Welcome to Personal Injury Ireland
This website has been created in order to provide easy to understand information about making a personal injury claim in Ireland.
Coleman Legal are personal law solicitors. We stand up for the individual and support them in the vindication of their rights through our experience and compassionate advice.
Our core values are central to how we operate the company, treat our clients, and are woven into the fabric of everything we do. It serves as our guide to reaching our internal goals and our client’s goals at Coleman Legal.
If you have any legal questions arising from an injury then please call us now on our 24-Hour helpline on 1800-989 900 or use the form below to request a call back
This is a free-to-call line to book a call with a Coleman Legal solicitor. There are no charges or obligations for using this service and you will NOT be pressured into making a claim or using our services. We always respect your privacy and comply with GDPR regulations.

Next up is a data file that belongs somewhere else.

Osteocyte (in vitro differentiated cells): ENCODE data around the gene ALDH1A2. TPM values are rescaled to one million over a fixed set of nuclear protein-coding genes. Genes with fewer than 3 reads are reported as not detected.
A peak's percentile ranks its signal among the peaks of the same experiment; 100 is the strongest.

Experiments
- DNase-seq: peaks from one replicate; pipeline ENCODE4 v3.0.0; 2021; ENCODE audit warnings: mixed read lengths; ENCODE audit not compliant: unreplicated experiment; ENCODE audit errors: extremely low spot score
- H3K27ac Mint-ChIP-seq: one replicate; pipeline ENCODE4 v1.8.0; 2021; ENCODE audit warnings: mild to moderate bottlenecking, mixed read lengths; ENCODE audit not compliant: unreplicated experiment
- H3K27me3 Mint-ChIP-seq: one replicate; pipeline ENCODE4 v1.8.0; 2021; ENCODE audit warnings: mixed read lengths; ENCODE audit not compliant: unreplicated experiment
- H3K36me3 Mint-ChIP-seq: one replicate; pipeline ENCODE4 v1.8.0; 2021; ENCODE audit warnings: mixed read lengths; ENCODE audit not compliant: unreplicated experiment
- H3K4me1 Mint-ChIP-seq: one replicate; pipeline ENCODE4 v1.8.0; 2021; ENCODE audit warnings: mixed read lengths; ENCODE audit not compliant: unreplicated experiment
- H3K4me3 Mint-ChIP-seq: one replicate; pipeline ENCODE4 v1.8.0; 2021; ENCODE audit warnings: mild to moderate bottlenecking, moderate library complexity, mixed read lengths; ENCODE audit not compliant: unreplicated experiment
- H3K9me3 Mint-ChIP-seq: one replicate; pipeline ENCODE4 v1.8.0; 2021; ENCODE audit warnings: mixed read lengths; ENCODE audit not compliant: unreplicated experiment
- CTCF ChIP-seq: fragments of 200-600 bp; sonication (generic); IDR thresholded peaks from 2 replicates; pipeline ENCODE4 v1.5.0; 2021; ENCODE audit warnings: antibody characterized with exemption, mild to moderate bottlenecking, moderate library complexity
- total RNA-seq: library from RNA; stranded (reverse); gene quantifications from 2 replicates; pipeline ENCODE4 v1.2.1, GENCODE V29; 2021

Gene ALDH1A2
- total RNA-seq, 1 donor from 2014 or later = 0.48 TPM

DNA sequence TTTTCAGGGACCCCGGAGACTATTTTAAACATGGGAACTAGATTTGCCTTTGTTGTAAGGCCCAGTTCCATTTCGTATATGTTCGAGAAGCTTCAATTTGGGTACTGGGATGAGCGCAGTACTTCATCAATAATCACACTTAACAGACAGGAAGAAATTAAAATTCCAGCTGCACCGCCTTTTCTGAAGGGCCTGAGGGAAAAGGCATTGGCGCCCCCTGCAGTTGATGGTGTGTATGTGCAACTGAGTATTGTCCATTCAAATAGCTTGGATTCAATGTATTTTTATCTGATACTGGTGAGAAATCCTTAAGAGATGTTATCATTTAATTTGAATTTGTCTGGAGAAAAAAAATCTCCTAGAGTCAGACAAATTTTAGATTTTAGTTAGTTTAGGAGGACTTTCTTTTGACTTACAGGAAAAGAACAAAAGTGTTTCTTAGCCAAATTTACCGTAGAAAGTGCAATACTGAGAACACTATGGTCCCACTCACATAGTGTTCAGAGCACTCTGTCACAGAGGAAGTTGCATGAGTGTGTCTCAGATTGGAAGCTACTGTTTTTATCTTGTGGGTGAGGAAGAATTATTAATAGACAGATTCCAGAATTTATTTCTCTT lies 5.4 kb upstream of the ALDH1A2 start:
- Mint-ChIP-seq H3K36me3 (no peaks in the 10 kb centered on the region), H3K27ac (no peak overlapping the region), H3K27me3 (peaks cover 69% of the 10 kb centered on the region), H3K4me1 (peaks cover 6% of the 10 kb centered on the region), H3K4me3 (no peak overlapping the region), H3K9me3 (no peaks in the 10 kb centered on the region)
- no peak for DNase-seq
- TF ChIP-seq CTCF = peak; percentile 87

People are often apprehensive about making work injury claims due to the fear of losing their jobs or because they might upset an existing working relationship with their employer.
Although the law protects people who are injured at work from being penalised or threatened with dismissal for making work injury claims, it does not always alleviate the fear of an awkward workplace confrontation on their return, or the potential for being jobless when employment is hard to find.
Medical practitioners hold a particular place in society and in their hands we often place complete trust. Doctors and nurses in Ireland generally do a wonderful job in frequently difficult circumstances and increasingly under-resourced. It is no surprise then that accidents happen, and when these accidents result in an injury or loss, you may be entitled to make medical negligence claims.